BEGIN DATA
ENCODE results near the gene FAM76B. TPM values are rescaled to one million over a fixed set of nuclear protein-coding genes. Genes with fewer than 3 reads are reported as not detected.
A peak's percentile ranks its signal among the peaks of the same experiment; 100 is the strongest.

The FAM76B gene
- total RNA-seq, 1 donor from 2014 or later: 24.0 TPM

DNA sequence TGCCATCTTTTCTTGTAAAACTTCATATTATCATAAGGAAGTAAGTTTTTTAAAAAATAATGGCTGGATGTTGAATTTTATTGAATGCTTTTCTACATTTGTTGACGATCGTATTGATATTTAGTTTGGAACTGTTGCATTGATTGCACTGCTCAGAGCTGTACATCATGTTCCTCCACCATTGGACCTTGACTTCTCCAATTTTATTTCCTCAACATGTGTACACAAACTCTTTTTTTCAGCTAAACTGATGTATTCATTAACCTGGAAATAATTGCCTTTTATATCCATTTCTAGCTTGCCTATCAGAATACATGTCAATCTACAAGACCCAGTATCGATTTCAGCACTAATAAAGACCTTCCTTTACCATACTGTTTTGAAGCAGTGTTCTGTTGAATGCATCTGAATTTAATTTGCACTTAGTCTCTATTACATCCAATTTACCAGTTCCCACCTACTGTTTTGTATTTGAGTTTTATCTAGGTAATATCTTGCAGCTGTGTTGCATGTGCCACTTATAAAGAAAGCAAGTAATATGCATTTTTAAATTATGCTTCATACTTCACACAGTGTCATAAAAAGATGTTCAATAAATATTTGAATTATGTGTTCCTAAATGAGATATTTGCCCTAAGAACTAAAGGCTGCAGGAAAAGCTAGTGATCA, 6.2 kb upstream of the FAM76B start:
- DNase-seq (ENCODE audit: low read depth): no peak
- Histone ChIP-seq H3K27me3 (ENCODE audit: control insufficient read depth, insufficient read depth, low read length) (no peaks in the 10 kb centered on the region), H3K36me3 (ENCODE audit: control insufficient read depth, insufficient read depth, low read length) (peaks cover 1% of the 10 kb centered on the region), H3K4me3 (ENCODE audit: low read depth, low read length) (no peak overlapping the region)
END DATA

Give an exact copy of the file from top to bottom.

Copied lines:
ENCODE results near the gene FAM76B. TPM values are rescaled to one million over a fixed set of nuclear protein-coding genes. Genes with fewer than 3 reads are reported as not detected.
A peak's percentile ranks its signal among the peaks of the same experiment; 100 is the strongest.

The FAM76B gene
- total RNA-seq, 1 donor from 2014 or later: 24.0 TPM

DNA sequence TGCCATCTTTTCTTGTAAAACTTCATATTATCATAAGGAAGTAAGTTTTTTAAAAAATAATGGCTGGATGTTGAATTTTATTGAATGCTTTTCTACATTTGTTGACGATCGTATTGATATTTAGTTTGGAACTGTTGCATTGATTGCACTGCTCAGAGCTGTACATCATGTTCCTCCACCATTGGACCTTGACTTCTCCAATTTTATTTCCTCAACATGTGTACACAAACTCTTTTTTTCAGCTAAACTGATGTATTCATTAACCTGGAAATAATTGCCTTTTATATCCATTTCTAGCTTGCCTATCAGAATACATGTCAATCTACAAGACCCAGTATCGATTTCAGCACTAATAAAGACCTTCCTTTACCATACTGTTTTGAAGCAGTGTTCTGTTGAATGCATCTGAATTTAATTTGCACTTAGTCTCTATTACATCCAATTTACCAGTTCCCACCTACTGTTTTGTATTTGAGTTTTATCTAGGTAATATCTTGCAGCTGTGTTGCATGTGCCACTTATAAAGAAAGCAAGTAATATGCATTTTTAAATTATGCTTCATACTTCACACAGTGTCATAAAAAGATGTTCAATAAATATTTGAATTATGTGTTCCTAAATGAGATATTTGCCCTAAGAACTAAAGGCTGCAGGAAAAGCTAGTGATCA, 6.2 kb upstream of the FAM76B start:
- DNase-seq (ENCODE audit: low read depth): no peak
- Histone ChIP-seq H3K27me3 (ENCODE audit: control insufficient read depth, insufficient read depth, low read length) (no peaks in the 10 kb centered on the region), H3K36me3 (ENCODE audit: control insufficient read depth, insufficient read depth, low read length) (peaks cover 1% of the 10 kb centered on the region), H3K4me3 (ENCODE audit: low read depth, low read length) (no peak overlapping the region)